With sly, comedic verve, de Leon plays Abigail, a toilet cleaner who’s invisible during the yacht escapades but is the only desert islander who can hunt and cook creatures. Subsequently, Abigail takes charge, even turning Carl into her toyboy. On set, Östlund would do up to 70 takes of a scene; in between, he would hit a gong. “I love the gong,” de Leon says. “I adore the gong. I live for the gong. The whole time the sound’s dying down, I’m preparing.”

She adds, “Ruben would send me videos of how people fish with their bare hands. And he showed a photo of this dog who made a mess of the house and looked so sorry and pathetic.” She pauses. “I don’t remember why!”

Östlund regularly sends YouTube clips to his collaborators. For the film’s centrepiece – the yacht rocks so much, the one per cent spew 99 per cent of their stomach – he made his visual effects team watch a video of Danish people eating sour herring. “It’s a Swedish delicacy, but the Danes think we’re crazy,” Östlund says. “And they’re vomiting so much.”

The director continues, “The human species is trained to avoid vomiting. I was also interested in looking at other people vomiting. When you’re eating dinner and someone vomits in the room, how do you react? Do you continue eating? If you’re fine dining and someone vomits, the social contract is broken in such a strong way.”

Did Östlund want cinemagoers to respond like a football crowd? “I wanted to push it further than the audience expected. I imagined that at a certain point, they would say, ‘Stop it, I’ve had enough!’ And then I go even further.” Someone recently told the director they ran out mid-film to vomit. “When you’re cutting the movie, you get numb. But when I showed it to an audience, I realised: wow, people are reacting very strongly.”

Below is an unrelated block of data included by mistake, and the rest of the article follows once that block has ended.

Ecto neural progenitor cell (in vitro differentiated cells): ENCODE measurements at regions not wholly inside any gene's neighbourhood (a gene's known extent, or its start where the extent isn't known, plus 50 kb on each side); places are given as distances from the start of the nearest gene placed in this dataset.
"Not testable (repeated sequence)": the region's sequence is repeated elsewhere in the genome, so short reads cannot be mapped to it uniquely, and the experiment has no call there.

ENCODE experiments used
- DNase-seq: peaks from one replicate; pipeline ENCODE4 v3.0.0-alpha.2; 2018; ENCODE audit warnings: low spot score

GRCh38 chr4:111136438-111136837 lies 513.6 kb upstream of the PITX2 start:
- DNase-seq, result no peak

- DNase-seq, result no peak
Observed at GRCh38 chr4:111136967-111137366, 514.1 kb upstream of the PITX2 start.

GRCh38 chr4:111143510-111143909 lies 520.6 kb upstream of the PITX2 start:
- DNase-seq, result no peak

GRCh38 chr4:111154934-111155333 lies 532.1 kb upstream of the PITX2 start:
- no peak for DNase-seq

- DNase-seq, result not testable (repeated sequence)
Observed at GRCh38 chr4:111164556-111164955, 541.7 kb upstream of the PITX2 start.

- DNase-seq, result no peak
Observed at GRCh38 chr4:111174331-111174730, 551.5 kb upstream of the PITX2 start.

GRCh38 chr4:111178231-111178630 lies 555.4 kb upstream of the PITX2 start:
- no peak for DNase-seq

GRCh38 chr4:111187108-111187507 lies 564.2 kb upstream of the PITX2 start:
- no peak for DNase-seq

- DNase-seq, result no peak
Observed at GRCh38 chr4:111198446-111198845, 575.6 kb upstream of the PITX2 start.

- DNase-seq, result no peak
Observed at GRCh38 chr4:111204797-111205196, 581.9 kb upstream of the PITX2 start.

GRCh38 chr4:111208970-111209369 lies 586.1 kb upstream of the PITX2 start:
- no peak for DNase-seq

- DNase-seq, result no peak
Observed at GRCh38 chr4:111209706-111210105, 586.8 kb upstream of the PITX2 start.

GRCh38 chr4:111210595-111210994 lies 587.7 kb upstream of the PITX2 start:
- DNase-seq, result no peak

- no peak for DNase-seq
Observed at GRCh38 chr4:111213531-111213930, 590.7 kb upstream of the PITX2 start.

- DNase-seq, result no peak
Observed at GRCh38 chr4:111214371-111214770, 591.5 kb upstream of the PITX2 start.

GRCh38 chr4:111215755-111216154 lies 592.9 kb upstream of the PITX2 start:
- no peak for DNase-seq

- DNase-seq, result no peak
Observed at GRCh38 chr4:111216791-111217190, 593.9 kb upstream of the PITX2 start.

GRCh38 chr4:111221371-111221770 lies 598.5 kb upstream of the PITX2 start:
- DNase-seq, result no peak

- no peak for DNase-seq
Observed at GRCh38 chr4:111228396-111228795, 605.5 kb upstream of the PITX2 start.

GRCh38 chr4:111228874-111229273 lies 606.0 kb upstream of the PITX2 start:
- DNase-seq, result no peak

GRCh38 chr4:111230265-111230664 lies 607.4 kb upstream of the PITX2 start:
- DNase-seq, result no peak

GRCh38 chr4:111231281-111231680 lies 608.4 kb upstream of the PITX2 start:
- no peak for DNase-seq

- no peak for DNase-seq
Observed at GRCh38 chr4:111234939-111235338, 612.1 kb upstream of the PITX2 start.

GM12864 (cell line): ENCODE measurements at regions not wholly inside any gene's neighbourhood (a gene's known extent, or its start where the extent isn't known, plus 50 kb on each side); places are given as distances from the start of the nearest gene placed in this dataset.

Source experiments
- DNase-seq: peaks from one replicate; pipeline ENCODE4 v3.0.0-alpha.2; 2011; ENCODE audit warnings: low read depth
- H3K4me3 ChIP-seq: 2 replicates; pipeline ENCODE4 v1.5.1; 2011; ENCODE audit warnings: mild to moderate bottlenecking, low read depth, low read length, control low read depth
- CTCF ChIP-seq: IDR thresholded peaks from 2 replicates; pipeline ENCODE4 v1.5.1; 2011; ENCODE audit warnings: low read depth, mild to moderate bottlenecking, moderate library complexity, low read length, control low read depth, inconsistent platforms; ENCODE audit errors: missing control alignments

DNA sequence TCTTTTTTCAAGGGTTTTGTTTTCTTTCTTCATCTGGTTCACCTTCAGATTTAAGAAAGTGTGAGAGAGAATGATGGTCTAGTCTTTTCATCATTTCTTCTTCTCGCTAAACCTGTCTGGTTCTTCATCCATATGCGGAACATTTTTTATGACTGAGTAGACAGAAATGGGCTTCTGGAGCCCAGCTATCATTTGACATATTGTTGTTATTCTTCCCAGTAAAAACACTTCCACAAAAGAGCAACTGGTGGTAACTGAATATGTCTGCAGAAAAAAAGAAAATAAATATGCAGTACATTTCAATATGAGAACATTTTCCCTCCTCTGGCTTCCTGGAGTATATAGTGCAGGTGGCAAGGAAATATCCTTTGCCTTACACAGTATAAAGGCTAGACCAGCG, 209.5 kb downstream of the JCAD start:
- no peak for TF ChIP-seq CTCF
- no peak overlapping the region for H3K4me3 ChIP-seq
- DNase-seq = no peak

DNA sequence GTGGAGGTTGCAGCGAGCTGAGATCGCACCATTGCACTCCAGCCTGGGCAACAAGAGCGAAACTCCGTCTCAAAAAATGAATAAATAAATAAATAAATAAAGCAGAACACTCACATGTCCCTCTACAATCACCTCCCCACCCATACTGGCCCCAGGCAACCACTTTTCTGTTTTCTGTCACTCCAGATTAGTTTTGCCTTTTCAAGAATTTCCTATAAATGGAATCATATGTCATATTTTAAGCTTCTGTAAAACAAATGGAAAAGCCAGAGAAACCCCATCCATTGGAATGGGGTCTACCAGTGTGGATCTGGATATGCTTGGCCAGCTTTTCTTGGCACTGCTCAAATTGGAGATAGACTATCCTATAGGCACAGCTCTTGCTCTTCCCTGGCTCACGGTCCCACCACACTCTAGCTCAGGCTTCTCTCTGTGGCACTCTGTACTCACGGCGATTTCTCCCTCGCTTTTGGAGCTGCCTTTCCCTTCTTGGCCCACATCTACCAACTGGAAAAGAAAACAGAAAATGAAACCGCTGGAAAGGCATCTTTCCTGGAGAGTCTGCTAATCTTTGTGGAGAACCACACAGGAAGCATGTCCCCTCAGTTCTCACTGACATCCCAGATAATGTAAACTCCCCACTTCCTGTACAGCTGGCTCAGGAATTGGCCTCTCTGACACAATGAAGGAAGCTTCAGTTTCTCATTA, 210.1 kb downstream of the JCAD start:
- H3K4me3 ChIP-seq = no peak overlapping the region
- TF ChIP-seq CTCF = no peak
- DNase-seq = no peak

“When you’re cutting the movie, you get numb. But when I showed it to an audience, I realised: wow, people are reacting very strongly” – Ruben Östlund

One test viewer happened to be the director of Funny Games. “I wanted Michael Haneke’s advice,” Östlund says. “He suggested that when we get to the island, the earlier we introduce Abigail, the better the film. And that was very helpful for me.”

In an ideal world, de Leon’s scene-stealing – no, film-stealing – turn as Abigail would launch her to instant stardom. However, de Leon is sceptical about Western movie offers. “As an Asian, and a South-East Asian at that, we’re not very well-represented in Hollywood,” the actor sighs. “I would really like to be wrong about that… It doesn’t necessarily have to be about ethnicity or race. It can just be a story about a human being.”